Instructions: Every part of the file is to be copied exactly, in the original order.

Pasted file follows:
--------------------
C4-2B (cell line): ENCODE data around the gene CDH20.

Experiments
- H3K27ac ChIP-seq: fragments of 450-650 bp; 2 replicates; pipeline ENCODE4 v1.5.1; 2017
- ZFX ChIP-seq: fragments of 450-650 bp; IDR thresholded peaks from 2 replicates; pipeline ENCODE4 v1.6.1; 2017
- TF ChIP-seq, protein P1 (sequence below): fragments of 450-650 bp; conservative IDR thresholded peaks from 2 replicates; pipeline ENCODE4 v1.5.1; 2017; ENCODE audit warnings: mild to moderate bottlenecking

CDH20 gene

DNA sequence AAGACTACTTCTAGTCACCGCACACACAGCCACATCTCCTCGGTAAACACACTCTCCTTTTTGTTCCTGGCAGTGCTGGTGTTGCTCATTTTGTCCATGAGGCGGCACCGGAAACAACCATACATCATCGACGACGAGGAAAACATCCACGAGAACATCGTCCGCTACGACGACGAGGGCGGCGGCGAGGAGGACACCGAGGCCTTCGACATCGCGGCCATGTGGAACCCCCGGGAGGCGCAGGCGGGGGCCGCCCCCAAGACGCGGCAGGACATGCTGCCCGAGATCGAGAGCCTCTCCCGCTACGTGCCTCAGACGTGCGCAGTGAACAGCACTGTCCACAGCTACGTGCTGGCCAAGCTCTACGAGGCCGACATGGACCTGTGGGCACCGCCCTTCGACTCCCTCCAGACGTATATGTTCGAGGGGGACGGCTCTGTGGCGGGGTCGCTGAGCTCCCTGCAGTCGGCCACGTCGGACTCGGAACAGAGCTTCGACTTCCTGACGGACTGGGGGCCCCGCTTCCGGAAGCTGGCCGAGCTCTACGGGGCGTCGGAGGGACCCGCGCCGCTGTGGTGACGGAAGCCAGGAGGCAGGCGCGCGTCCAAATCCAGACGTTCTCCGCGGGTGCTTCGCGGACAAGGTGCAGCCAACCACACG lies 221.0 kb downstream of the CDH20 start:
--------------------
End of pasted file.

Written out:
C4-2B (cell line): ENCODE data around the gene CDH20.

Experiments
- H3K27ac ChIP-seq: fragments of 450-650 bp; 2 replicates; pipeline ENCODE4 v1.5.1; 2017
- ZFX ChIP-seq: fragments of 450-650 bp; IDR thresholded peaks from 2 replicates; pipeline ENCODE4 v1.6.1; 2017
- TF ChIP-seq, protein P1 (sequence below): fragments of 450-650 bp; conservative IDR thresholded peaks from 2 replicates; pipeline ENCODE4 v1.5.1; 2017; ENCODE audit warnings: mild to moderate bottlenecking

CDH20 gene

DNA sequence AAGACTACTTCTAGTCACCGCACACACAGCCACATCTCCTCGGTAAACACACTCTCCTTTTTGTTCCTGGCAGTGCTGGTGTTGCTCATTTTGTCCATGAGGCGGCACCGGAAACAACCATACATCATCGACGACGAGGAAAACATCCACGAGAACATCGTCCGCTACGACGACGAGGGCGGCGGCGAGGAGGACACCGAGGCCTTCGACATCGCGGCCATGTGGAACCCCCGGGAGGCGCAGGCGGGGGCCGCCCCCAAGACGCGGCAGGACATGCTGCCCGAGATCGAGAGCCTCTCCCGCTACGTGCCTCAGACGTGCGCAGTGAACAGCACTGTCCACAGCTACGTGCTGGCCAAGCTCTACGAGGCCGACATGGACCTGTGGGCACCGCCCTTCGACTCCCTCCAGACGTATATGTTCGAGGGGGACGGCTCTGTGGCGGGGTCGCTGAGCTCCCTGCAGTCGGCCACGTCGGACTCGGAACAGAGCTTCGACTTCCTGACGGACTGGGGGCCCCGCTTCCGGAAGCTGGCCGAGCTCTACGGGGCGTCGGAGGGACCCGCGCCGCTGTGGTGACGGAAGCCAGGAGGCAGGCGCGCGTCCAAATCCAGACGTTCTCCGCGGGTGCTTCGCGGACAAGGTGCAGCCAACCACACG lies 221.0 kb downstream of the CDH20 start: